The Girl From Everywhere by Heidi Heilig
First Line: It was the kind of August day that hinted at monsoons, and the year was 1774, though not for much longer.
Summary: Nix has been on her father’s ship for her whole life. As long as Slate has a map for it, they can travel to any time or any place, real or mythological. But Slate is obsessed with finding a map of 1868 Honolulu, the time before Nix’s mother died. When Slate enters a plot that will help him acquire the map, Nix must decide how far she is willing to help her father, when her own existence could be erased.
I thoroughly enjoyed reading The Girl From Everywhere. Heidi Heilig created a rich world and characters that I was invested in, along with an extremely intriguing premise.
Each twist and turn kept the plot enticing and the stakes high. There was never a dull moment. Throughout it all, Heilig deftly weaves in elements of mythology to create a cohesive world that one would expect for time-traveling sailors. It influences the characters’ banter and colors the metaphors. Not only that, but the use of myths contributes to a greater, more interconnected story that is slowly revealed.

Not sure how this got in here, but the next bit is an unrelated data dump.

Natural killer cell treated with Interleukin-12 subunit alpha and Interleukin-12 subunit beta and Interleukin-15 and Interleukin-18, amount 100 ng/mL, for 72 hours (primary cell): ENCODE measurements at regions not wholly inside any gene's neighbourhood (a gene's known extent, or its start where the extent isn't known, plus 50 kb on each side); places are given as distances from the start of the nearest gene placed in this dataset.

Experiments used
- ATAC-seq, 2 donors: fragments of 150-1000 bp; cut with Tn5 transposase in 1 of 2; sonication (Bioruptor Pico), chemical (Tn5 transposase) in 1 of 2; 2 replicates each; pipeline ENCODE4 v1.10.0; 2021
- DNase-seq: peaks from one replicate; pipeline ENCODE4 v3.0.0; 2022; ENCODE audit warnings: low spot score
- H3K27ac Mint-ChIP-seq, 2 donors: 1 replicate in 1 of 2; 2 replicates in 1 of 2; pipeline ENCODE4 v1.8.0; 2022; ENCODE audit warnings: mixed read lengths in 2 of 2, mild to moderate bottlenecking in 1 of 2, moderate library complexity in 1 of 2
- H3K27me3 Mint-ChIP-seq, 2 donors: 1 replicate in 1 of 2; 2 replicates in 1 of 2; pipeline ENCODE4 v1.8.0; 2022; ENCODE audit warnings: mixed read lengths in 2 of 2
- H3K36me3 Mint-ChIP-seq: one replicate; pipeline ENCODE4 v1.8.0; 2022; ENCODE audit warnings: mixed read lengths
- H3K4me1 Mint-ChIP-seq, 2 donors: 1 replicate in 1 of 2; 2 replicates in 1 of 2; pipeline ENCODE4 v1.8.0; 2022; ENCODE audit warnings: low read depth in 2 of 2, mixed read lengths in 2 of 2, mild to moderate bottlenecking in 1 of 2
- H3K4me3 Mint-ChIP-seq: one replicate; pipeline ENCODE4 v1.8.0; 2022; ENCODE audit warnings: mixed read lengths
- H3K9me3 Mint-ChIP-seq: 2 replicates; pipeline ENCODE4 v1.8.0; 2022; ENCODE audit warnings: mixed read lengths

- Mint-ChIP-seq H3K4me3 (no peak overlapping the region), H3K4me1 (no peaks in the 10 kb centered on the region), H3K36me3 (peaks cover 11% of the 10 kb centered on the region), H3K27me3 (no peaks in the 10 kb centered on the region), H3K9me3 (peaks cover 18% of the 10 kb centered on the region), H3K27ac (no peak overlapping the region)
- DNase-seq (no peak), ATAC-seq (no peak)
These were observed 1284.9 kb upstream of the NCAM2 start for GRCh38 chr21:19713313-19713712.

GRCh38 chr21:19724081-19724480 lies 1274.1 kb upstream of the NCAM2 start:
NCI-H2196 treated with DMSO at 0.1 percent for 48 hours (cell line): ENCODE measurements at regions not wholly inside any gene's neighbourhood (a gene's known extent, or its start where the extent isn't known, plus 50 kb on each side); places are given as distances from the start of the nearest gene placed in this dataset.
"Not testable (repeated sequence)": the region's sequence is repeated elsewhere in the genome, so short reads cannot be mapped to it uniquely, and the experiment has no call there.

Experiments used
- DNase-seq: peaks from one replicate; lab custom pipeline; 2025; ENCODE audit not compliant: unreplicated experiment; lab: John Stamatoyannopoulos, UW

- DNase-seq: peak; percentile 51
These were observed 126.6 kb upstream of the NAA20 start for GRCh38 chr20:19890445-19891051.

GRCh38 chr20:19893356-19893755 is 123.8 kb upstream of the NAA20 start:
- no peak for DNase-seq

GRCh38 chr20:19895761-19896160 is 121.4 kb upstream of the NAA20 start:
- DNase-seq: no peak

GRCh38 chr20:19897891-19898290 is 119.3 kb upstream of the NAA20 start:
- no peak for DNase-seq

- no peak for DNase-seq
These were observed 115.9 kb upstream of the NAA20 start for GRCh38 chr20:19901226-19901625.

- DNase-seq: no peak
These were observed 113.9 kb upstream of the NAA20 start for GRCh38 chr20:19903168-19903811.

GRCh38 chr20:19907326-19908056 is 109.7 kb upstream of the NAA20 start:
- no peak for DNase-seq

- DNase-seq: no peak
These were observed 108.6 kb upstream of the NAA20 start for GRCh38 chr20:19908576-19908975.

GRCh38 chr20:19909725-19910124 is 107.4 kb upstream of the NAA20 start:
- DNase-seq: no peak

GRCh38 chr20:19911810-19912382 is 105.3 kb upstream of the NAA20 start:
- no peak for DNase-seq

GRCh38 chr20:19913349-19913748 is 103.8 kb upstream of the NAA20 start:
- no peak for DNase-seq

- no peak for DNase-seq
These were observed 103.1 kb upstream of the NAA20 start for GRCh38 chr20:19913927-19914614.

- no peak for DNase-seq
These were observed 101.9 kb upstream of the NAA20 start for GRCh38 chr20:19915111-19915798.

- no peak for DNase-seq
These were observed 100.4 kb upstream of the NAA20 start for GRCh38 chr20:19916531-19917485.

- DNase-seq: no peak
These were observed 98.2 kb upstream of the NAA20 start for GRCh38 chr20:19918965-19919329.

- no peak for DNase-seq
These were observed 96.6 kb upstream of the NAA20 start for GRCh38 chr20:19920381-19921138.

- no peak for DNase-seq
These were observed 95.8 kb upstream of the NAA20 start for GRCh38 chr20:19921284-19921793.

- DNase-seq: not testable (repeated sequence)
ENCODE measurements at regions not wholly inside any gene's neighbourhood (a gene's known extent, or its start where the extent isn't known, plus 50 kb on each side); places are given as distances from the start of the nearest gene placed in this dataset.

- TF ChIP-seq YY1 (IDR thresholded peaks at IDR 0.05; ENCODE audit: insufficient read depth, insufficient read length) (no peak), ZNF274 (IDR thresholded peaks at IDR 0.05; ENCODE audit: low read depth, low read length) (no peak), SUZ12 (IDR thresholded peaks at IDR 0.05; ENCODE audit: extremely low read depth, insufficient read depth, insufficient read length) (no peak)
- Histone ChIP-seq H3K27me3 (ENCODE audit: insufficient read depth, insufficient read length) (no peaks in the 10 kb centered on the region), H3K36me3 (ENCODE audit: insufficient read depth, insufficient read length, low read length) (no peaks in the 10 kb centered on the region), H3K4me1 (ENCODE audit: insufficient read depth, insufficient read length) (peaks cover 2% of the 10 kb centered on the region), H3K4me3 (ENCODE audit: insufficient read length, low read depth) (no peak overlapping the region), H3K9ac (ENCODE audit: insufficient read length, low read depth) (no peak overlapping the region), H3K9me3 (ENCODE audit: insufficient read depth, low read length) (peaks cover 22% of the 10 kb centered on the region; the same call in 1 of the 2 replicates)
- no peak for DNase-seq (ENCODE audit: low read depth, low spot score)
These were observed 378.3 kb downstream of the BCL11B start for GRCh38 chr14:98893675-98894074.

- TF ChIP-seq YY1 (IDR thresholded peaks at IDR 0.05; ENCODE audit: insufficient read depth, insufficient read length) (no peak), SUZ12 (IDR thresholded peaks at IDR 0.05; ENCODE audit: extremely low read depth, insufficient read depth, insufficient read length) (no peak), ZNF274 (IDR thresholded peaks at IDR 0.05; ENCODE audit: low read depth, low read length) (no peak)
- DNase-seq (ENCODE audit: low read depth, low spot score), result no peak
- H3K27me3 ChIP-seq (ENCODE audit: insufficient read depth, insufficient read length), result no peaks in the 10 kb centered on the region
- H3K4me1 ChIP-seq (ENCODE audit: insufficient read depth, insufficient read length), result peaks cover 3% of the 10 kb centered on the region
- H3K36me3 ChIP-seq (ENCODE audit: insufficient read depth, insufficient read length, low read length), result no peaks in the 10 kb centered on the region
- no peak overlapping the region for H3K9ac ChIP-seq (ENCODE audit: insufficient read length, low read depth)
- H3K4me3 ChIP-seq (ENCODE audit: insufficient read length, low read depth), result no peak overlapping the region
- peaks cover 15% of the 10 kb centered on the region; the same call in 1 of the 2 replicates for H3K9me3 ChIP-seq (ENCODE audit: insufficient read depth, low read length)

I really enjoyed Nix’s personality; she felt distinct to me, with her love of language and knowledge of myths, in a way that many YA characters haven’t. The secondary characters were also great. Kashmir, her friend and primary castmate, was charismatic and fun. And surprisingly, I ended up enjoying Slate’s character. Even though he neglects his daughter in favor of recklessly obtaining the correct map, Heilig builds a sympathetic portrayal.
My favorite part was the complex and interesting relationships between the characters, especially that of Nix and Slate. The main conflict centers around them, giving a glimpse into the messy bonds of family. Even though they are at opposing ends, they deeply care about each other, and it was interesting to see the facets of their relationship explored.
Nix and Kashmir also had wonderful banter and chemistry, and I loved their romance. It made the love triangle kind of annoying at first, but that surprisingly added depth to both Nix’s characterization and the book’s theme.
Heilig presents a striking world with an enticing plot and authentic character dynamics. Highly original, The Girl From Everywhere pulls readers it with its unique concept, but remains familiar with its themes of family, ambition, and love.